Twitter is not the only contender for Clubhouse’s “share of ear.” Mark Cuban’s eagerly anticipated Fireside app, said to be a hybrid between Clubhouse and Spotify’s Anchor, is reportedly in beta. Fireside aims to “professionalize” Clubhouse-style live audio conversations by adding more tools and features such as enhanced moderator and speaker control, emojis and chat function, as well as more mechanisms for creators to monetize their content. Basically, it seems as if Fireside is determined to eat Clubhouse’s lunch by beating it at its own game.
Can social audio make social media beautiful again?
Riding the wave of success of Clubhouse, there’s also an array of vertical audio networks popping up. One of them is Quilt, a social audio platform with a focus on wellness, that recently closed a $3.5 million seed round led by Mayfield Fund.“More personal, real, and revealing than a tweet or post, and less obtrusive and image-conscious than photo or video, audio’s atomic unit is the intimate conversation. Which is of course the perfect antidote to social media’s worst vices.”
In the hands of the right founder, audio (and perhaps only audio) can be harnessed to create a new kind of social media experience: authentic, supportive, informative, hilarious, and essential,” Mayfield’s Rishi Garg wrote in a blog post about his decision to invest in Quilt. It’s a vision one would like to believe in: social audio making social media beautiful (again).
The reality is more complicated. House Resident and bestselling author Rahaf Harfoush was an early adopter of Clubhouse, and as a digital anthropologist is fascinated by the new social protocol and culture emerging on the platform. She volunteers her time as part of an “Anti-Grift-Squad” that onboards new users and helps them navigate the new environment that is, despite the apparent generosity and kindness, not free of tricksters and fraudsters. Harfoush believes the intimacy of Clubhouse’s format is prone to scams: “We’re naturally more persuadable by hearing somebody talk to us than reading something,” she told the Los Angeles Times. Users of social audio platforms have come to witness that voice-only spaces can quickly become ugly and hard to police, and abuse and harassment may still be the exception but are too common. Content moderation—the perennial challenge for all social media platforms—is critical, but due to the democratized nature of Clubhouse et al, also left mostly in the hands of hosts. Yet Harfoush highlights the uplifting aspects of Clubhouse: When her mother, who passed away last November, would have turned 65 on a recent Saturday in February, a friend meant to console her with a song live on Clubhouse, and Harfoush decided to open up the room to any user: “We ended up having over a thousand people join and listen, and it turned into this really moving tribute and celebration of the life of my mom that I would have never anticipated,” she said.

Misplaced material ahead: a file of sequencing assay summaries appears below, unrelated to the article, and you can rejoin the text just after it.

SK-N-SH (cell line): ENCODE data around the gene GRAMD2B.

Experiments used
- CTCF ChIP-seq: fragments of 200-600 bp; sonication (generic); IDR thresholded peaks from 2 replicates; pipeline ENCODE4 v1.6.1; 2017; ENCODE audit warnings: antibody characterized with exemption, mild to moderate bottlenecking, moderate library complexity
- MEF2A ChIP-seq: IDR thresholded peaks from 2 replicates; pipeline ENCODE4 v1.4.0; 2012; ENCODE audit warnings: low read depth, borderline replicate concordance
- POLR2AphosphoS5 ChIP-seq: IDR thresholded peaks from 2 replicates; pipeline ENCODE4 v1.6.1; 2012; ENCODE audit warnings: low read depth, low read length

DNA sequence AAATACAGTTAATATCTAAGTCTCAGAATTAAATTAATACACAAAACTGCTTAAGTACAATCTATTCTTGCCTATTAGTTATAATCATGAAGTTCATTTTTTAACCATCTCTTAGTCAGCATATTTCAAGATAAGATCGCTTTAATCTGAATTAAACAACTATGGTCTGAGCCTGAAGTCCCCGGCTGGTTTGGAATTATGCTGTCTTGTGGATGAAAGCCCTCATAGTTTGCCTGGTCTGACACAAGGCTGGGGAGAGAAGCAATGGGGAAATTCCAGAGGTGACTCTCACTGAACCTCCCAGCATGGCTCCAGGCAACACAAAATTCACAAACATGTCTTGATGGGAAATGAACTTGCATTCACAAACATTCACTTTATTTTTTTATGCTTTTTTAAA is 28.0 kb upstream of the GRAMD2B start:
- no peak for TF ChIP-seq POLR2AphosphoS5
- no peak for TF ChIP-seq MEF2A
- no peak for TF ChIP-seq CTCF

Your voice is my favorite sound
Reduced to the max, beyond reductionism
The immediacy and intimacy that audio brings feels different to the overwhelmingness of existing social media networks that have arguably taken too many wrong turns in past years to be able to retreat back to their original purpose to connect.